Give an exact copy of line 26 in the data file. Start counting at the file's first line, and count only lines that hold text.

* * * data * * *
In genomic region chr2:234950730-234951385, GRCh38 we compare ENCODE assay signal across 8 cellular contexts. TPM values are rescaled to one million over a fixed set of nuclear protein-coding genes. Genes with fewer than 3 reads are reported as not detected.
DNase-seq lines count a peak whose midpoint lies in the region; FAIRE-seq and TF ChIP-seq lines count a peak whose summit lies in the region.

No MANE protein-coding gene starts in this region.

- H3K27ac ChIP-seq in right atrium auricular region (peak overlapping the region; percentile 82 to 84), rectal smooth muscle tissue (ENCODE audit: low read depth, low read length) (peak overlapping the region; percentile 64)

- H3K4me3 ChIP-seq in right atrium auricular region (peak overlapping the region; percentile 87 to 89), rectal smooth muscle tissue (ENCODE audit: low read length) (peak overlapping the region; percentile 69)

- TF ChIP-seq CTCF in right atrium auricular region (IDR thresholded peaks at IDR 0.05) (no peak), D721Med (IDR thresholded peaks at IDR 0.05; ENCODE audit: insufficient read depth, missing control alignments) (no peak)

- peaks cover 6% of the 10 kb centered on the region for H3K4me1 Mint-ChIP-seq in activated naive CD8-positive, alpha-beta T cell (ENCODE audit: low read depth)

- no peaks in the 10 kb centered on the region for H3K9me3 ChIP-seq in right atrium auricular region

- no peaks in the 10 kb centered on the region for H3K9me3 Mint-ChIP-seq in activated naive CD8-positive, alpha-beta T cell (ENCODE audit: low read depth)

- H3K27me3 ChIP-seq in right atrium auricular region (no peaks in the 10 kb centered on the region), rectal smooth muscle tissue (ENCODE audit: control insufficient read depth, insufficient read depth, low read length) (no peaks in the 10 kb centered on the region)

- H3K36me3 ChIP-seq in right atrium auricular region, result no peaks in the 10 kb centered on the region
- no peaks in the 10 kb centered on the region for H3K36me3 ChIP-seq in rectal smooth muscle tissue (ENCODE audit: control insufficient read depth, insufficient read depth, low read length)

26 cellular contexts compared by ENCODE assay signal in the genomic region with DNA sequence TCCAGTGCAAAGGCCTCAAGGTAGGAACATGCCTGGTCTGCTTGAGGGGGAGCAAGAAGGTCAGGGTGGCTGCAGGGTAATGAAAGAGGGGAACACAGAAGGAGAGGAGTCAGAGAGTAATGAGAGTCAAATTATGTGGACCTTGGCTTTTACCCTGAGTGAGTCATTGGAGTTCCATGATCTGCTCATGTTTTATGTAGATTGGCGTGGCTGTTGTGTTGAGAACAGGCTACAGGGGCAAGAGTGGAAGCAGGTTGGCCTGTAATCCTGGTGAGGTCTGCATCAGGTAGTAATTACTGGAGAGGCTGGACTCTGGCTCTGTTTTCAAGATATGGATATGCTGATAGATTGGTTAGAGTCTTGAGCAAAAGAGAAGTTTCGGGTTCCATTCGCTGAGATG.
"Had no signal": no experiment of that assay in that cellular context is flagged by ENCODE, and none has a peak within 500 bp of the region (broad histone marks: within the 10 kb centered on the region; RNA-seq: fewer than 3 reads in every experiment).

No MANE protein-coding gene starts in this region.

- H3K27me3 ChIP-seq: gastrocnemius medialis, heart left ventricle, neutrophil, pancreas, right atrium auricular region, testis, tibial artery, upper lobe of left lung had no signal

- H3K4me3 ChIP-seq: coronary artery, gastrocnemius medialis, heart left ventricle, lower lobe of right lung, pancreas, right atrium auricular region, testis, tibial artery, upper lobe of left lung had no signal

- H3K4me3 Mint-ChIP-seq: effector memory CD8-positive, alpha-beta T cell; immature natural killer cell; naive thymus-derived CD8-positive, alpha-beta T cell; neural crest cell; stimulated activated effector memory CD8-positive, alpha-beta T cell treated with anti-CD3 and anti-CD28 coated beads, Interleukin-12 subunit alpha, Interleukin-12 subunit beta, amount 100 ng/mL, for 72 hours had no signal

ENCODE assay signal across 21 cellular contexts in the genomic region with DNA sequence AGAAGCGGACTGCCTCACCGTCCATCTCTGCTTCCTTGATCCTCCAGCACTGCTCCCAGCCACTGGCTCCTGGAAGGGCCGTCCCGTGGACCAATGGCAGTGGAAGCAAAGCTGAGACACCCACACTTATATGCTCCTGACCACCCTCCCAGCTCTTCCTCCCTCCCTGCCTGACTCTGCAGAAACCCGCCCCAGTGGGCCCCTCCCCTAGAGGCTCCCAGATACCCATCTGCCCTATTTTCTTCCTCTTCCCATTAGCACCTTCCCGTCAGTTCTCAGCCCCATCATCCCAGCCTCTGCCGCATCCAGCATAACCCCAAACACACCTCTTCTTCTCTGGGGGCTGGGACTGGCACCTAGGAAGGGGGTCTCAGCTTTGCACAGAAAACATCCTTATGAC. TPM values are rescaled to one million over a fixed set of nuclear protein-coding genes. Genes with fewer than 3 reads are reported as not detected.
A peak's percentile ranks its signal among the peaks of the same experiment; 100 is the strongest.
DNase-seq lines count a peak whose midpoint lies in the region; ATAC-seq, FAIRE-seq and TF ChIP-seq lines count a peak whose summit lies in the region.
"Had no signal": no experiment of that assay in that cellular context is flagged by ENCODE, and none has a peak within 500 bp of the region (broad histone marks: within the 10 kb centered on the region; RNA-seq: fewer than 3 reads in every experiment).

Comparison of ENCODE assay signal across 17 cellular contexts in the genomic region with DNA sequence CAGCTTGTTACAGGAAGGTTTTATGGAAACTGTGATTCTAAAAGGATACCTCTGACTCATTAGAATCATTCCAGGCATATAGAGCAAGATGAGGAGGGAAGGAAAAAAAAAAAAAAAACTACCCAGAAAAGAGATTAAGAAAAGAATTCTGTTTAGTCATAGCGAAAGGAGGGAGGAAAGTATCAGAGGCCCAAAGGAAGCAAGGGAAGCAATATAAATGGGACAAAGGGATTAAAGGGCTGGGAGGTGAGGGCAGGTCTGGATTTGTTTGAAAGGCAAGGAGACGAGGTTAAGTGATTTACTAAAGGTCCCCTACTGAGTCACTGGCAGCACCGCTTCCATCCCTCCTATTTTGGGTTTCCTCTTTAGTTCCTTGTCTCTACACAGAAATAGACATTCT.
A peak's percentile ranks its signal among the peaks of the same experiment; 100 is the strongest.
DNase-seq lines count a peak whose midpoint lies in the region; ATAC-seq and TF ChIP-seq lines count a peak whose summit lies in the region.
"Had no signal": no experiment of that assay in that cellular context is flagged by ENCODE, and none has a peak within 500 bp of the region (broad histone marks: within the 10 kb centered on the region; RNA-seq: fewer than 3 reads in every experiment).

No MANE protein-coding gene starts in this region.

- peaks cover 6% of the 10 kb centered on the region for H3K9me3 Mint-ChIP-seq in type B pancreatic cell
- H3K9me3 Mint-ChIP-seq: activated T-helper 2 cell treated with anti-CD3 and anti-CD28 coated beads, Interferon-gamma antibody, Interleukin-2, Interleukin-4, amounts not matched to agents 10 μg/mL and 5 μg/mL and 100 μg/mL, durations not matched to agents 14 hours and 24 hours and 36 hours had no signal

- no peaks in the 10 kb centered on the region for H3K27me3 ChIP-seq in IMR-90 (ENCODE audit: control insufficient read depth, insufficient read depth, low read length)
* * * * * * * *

"Had no signal": no experiment of that assay in that cellular context is flagged by ENCODE, and none has a peak within 500 bp of the region (broad histone marks: within the 10 kb centered on the region; RNA-seq: fewer than 3 reads in every experiment).